As the chicken is cooking, it’s a good time to prep your other ingredients, especially your pasta. Our friends over at Cappello’s recently sent us another batch of their incredible grain-free, gluten-free pasta so that’s what we used. You can read a review I wrote of their pastas last year right here.

Similarly, you could use rice pasta or zucchini pasta.

For rice pasta or Cappello’s pasta, cook the noodles according to their directions, then drain, and rinse in cold water. Drizzle with a little olive oil to keep the pasta from sticking together, and set aside. For zucchini noodles, just cut them using a spiral vegetable slicer and set aside – it will soften when you add it near the end.

As the chicken finishes cooking, cover it in tin foil to help retain its heat. I like to put dishes that I want to keep warm in the microwave to further help keep heat from escaping.

Turn your heat down to medium, and place the artichoke hearts in the pan, cut-side down, and brown for about two minutes.

Carefully remove the artichoke hearts with some tongs and set aside.

Add the remaining 2 tbsp butter and the chopped shallot, and sauté for about two minutes, until translucent and aromatic. Add the minced garlic and sauté for another 30 seconds.

Add the mushrooms, 1 tbsp white wine, and any juices that have accumulated from the bottom of your plate of cooked chicken.

Sauté the mushrooms for about five minutes, until softened. As it cooks, use a wooden spoon to gently scrape up the browned stuff on the bottom of the skillet. If it dries out, add water to the mushrooms, one tbsp at a time.

Stir in the cream, ground nutmeg, and remaining salt and pepper to the mushrooms, and bring to a simmer.

Once the cream starts to simmer, add the remaining ingredients: pasta, bacon, broccoli, chopped parsley, and artichoke hearts.

Carefully toss your ingredients using some tongs, wait a few seconds, and stir in the cheese and continue to carefully toss everything until the cheese melts and thickens the sauce. Should only take a minute or two.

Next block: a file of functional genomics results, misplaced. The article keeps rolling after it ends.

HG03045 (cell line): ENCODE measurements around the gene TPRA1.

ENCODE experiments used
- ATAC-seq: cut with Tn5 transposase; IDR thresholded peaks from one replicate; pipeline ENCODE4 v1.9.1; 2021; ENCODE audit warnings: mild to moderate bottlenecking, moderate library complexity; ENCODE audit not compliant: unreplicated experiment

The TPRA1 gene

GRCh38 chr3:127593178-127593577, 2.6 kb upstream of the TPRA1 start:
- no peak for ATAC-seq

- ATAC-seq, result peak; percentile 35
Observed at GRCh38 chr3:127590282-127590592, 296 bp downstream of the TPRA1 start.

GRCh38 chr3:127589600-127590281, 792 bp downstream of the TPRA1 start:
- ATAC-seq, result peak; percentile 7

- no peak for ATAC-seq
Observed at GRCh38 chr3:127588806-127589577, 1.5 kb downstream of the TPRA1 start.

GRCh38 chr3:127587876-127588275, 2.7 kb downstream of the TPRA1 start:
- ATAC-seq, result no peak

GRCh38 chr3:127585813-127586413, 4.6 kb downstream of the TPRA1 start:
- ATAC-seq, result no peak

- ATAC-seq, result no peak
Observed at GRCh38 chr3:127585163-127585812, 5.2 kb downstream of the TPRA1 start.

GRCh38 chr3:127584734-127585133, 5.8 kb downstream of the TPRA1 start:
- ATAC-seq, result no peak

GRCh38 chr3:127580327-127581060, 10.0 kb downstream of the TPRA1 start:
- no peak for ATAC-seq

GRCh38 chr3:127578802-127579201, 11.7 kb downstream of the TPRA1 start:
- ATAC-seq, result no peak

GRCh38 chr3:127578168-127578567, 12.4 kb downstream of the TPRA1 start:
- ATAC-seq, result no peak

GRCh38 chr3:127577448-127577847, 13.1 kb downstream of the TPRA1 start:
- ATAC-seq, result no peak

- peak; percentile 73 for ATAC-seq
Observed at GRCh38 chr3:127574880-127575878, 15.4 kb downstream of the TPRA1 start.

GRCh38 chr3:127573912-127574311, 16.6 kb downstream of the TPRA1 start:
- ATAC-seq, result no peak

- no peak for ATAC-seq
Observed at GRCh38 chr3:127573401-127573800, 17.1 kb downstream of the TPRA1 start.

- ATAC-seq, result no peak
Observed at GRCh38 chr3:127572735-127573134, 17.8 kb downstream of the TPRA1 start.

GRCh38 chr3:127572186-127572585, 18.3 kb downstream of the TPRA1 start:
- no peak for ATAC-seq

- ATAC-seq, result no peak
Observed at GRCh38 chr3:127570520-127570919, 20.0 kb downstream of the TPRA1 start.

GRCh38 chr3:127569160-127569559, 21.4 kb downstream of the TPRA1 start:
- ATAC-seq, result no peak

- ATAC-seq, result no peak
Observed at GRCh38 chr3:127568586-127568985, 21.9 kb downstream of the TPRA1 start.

Plate your pasta, topping it with sliced chicken.

So there you have it, an original creation from yours truly, that carries the name Chicken Francesca both figuratively and literally.

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47 thoughts on “Chicken Francesca

  1. There’s a fine line between browning and blackening. It’s all about controlling heat and moisture. If you have a gas range, it’s pretty easy. When you have electric like I do, you learn to raise the pan off the heat at the right times. This looks like a great recipe, I love the combo of artichoke hearts and pasta.


  2. My mouth is totally watering, but this is going to have to wait for a day that I have all those ingredients. Hopefully, I’ll survive on other foods till then. :)


  3. This looks amazing! I am going to give this a try using cashew or macadamia milk instead of the cream to make a dairy free version….am loving the artichokes….thanks for sharing :)


  4. This looks AMAZING! Well, I mean, it looks like it would be extremely delicious, AND the photos are awesome too. Excellent work!!
    Seriously though, why do I look at your blog when I’m super hungry? That’s just asking for trouble! : P